We Gotta Get Out of This Place: Toronto Review
Brothers Zeke and Simon Hawkins pay homage to pulp crime novelist Jim Thompson in their gritty debut feature, set in a dead-end Texas cotton mill town.
TORONTO – The 1965 hit song by the Animals that supplies the title is never heard in We Gotta Get Out of This Place. But the urgency behind its lyrics about a guy and his girl fleeing toward a better life, “if it’s the last thing we ever do,” fits this Lone Star State noir to a T. In their stylish feature debut, sibling co-directors Zeke and Simon Hawkins indulge in bad-boy posturing and lurid psychopath excess. But this juicy tale of a reckless robbery and its spiraling bloody aftermath is enjoyably overripe pulp, steeped in grubby textures and flavorful atmosphere.
Screenwriter Dutch Southern has a name that sounds like an Elmore Leonard character, but his literary inspiration is hardboiled crime maestro Jim Thompson.
The late writer is namechecked early on by paperback mystery enthusiast Sue (Mackenzie Davis). She’s about to leave behind her boyfriend BJ (Logan Huffman) in their dead-end cotton mill hometown near Corpus Christi, and head off to college with BJ’s best friend Bobby (Jeremy Allen White). In an on-the-nose set-up over biscuits and gravy at the local diner, Sue quotes Thompson’s theory that there are 32 ways to write a story, but only one plot: things are not what they seem.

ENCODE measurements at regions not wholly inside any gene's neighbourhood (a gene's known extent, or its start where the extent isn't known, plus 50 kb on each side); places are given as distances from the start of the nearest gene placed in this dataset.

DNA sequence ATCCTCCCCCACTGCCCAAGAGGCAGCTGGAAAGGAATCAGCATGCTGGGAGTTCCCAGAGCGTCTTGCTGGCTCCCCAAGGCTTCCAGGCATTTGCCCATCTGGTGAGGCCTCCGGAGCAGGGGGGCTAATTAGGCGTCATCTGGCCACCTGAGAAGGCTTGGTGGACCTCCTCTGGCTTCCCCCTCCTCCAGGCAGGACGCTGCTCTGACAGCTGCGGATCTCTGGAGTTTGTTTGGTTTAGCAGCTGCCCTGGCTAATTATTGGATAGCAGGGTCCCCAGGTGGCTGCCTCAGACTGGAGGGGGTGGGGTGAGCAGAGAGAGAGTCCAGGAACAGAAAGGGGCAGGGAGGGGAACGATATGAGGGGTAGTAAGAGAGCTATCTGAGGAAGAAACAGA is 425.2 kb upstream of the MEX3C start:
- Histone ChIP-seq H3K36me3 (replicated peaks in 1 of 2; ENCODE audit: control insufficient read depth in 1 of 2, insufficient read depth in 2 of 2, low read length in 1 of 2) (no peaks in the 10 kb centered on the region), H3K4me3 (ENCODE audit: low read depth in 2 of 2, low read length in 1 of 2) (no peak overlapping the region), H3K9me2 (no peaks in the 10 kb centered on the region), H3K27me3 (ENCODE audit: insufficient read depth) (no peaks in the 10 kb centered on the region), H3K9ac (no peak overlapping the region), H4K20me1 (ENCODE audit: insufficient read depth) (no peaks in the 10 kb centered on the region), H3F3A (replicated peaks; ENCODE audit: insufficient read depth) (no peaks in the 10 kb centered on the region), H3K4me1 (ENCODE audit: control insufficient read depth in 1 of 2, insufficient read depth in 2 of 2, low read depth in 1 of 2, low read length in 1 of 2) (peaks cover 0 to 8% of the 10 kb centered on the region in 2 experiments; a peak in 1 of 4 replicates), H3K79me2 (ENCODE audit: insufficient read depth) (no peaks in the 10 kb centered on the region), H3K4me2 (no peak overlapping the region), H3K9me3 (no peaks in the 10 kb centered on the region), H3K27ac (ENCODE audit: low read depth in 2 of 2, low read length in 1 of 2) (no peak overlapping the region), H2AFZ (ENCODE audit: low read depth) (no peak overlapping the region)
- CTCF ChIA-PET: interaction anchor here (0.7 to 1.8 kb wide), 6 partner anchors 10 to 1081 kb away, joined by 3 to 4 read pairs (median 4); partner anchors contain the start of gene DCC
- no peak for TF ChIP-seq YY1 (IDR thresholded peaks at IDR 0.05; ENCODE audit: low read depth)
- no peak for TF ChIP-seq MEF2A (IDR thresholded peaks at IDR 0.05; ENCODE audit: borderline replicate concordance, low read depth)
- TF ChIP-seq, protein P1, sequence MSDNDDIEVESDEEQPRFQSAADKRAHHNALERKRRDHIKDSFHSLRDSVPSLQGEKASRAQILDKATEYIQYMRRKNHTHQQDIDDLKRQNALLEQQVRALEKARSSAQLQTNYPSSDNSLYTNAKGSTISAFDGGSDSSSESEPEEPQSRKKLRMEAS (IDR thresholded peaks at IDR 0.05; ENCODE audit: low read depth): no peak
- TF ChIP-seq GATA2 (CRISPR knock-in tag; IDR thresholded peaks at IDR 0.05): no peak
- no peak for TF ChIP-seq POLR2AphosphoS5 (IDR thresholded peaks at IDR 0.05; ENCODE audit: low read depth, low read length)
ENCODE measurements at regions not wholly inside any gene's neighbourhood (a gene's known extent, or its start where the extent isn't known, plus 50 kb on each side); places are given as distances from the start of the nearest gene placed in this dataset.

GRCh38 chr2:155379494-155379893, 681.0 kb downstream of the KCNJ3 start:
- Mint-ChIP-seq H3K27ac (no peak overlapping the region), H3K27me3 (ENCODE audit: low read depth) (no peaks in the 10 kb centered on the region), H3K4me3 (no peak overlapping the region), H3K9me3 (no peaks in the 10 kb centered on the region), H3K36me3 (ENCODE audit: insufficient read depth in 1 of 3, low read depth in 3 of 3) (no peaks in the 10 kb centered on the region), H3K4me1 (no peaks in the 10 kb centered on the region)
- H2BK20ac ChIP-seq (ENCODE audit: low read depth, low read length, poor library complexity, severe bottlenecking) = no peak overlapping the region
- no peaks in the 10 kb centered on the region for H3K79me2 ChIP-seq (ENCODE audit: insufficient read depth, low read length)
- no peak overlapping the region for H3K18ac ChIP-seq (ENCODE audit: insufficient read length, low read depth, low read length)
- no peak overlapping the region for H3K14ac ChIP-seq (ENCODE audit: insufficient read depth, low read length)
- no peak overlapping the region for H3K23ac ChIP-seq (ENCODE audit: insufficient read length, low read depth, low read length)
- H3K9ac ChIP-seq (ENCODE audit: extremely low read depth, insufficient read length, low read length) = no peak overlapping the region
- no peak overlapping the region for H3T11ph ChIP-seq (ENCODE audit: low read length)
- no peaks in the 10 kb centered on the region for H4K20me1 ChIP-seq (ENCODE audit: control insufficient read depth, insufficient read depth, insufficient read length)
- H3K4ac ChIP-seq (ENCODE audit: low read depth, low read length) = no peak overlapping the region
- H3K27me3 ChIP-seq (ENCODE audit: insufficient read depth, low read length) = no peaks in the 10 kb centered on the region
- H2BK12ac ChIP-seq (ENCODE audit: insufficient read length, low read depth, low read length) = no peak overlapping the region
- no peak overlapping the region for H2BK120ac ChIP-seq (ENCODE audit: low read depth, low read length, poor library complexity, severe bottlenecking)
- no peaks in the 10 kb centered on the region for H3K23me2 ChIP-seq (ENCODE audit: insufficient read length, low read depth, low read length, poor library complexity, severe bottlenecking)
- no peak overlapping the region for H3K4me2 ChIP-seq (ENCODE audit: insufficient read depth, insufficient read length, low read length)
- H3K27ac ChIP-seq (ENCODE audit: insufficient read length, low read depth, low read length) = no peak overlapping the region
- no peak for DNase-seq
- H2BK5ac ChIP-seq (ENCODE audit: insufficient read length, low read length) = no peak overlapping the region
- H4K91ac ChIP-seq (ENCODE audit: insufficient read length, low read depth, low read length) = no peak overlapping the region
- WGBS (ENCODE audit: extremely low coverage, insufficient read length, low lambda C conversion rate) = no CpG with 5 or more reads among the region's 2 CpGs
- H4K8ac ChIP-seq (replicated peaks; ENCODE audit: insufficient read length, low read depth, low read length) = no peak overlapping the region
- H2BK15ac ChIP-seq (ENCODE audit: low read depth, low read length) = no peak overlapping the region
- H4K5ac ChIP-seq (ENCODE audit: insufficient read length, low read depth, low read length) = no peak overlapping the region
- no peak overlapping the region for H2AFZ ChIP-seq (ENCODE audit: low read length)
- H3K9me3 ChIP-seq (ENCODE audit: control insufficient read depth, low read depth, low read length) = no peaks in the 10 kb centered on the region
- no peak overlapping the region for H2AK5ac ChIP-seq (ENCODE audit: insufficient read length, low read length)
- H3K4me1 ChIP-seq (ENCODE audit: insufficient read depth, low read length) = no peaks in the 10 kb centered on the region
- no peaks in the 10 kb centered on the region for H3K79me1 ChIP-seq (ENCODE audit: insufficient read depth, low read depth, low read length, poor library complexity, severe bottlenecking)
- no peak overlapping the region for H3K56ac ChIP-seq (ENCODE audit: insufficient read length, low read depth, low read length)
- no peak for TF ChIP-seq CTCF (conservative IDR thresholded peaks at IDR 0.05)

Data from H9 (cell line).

While BJ is a rascally hunk overflowing with testosterone, it’s one of those familiar small-town incongruities that a smart gal like Sue has stuck with such a brainless loser this long. He’s also overbearing with his more sensitive buddy, but Bobby’s motives for putting up with the jerk are clear in the doe-eyed glances he keeps shooting at Sue.
When BJ flashes a wad of cash and insists they hit the city for a farewell blowout weekend before college, Sue and Bobby comply, only later questioning where the money came from. Turns out it was stolen, along with a gun, out of the office safe of BJ’s boss at the cotton farm, Giff (Mark Pellegrino). BJ remains silent while Giff tries to kick a confession out of an innocent Mexican worker, but Bobby claims responsibility for the robbery in a bid to save the man’s life.
Ascertaining that BJ, Bobby and Sue all burned through the cash, which actually belonged to a money-laundering gangster named Big Red (William Devane), Giff scares them into pulling a heist at the mill offices to get back the $20,000 and a whole lot more. But when Bobby and Sue sleep together and BJ gets wise, the double-crosses and deceptions start stacking up.
In one sharp scene Bobby attempts to go to the cops, but gets a cryptic warning to keep his mouth shut from the corrupt sheriff (Jon Gries). There’s an encroaching sense of the dangerous underbelly of crime and violence in this sleepy town, stuck in the middle of a stark, flat landscape on which wind turbines slowly rotate but nobody seems to be going anyplace.